The ICMC sets the stage for the rest of the divorce process, and once it is over, the court will be required by law to order the parties to engage in alternative dispute resolution (ADR). Alternative dispute resolution is a category that involves mediation, whereby a neutral third party who does not represent either spouse tries to get the parties to agree on as many issues as possible.
Other options include a Social Early Neutral Evaluation (SENE) and a Financial Early Neutral Evaluation (FENE). An SENE is designed to resolve issues relating to the children, and involves an evaluator who examines the facts of the case, explains the legal basis for the case, and tells the parties how they believe a judge would rule in the case. An FENE is designed to resolve issues relating to the division of assets, and similar to an SENE, involves an evaluator who examines the facts of the case and tells the parties how they believe a judge would rule in the case.
Evaluators and mediators are usually experienced family law attorneys, so they know the laws and have a good idea of how judges would rule given a particular set of facts. The important distinction is that evaluators and mediators are not advocates for either party, but advocates for the law who aim to get the parties to reach an agreement. These processes often result in an agreement, although both parties will have to compromise on some things. Parties will need to prioritize what they want to fight for. Going forward, it’s very important for there to be a basis for communication between ex-spouses, for at least as long as the children are minors.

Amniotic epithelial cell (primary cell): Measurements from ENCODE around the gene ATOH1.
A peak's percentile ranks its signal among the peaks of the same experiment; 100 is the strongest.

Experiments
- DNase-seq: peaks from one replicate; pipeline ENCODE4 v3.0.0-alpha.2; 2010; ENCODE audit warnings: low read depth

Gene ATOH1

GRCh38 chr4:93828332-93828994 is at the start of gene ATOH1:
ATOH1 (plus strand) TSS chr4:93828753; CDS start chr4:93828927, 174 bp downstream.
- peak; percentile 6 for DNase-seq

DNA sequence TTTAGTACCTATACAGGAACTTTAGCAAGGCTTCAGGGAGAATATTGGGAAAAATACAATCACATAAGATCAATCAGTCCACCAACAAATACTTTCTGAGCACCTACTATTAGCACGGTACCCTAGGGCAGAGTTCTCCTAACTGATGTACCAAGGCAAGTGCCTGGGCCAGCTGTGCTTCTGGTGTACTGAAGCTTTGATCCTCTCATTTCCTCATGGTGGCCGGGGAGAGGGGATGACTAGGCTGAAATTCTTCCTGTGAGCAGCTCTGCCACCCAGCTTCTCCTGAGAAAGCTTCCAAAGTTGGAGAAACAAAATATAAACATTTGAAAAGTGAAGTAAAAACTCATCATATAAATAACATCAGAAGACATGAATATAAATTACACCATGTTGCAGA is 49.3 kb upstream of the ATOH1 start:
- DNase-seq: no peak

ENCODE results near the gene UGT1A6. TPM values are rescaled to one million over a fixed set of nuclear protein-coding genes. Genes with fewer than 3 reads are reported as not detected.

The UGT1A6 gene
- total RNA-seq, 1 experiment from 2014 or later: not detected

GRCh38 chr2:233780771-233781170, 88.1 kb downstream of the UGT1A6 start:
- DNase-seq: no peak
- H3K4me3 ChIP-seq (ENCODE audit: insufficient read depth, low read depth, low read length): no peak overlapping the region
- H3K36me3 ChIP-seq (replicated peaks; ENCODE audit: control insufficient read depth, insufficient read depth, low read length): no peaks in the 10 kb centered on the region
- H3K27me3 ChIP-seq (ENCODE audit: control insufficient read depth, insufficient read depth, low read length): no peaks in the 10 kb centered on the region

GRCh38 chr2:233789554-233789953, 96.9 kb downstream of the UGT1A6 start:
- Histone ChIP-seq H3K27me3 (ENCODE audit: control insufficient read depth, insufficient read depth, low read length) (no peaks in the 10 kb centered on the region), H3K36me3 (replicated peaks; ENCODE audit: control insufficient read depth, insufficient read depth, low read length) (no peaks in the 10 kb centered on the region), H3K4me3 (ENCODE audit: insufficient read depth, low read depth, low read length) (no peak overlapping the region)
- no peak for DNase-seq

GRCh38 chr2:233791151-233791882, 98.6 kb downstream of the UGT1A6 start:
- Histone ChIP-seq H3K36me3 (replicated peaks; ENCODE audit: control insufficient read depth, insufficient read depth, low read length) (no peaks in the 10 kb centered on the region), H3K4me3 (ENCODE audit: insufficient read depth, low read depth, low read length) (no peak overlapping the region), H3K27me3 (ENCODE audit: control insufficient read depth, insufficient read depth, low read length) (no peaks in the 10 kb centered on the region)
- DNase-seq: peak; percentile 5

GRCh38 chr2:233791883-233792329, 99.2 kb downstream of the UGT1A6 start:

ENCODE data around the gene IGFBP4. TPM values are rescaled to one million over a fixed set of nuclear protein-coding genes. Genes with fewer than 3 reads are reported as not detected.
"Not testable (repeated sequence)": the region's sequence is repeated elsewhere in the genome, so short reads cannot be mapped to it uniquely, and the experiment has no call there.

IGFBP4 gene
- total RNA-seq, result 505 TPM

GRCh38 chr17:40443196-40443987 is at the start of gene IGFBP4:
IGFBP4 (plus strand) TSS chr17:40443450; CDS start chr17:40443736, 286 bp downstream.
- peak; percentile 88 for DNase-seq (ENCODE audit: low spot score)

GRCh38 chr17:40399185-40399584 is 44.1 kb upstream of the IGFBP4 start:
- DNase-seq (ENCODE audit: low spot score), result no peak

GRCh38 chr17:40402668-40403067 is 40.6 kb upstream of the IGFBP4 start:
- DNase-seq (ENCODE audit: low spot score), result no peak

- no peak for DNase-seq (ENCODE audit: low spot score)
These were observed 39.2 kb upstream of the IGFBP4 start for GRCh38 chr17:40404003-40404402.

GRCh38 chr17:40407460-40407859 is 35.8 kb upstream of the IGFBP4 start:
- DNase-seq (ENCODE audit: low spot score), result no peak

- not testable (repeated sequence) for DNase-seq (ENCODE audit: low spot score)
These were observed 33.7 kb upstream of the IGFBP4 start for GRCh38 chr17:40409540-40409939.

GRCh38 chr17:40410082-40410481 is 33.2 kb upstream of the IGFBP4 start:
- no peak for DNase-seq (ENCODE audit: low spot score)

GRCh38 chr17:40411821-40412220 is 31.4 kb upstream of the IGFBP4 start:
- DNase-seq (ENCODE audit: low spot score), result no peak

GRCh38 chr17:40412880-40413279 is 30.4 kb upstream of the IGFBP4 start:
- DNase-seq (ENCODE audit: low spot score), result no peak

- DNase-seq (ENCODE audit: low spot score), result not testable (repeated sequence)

In an abusive situation, the court is not required to order alternative dispute resolution, and if either party states that they are not comfortable arguing the issues with the other party, then the court will not order alternative dispute resolution.
When it comes time to decide custody, the court looks at the best interest factors, of which there are 12. These include the presence of domestic abuse, mental health, substance abuse, or addiction issues, how each parent interacts with the children, how the parties make decisions together, and the nature of each parent’s relationship with their children.
If the parties can’t make decisions together, that’s going to be a factor in the court’s decision about whether or not to award joint custody to both parties or sole custody to one party. If the parties are not able to agree on certain issues—whether because they did not try or were not successful in ADR—the court will want to set a pretrial hearing during which the remaining unresolved issues will be narrowed down to the greatest extent possible. After that, the court will set a date for trial. Prior to trial, the parties will need to gather evidence, and serve and request evidence. Depending on the issues and evidence presented, the trial might be very long, or quite short.
After that hearing, the court will make a decision on the issues. Post-trial actions might be made by either party depending on whether or not the parties feel they were treated fairly in court. If the parties were able to agree to a stipulated agreement, then the process will be over. Regardless of how the case is ultimately resolved, knowing that it is over is usually a relief for both parties.
For more information on Divorce Cases In Minnesota, an initial consultation is your next best step. Get the information and legal answers you are seeking by calling (763) 284-5552 today.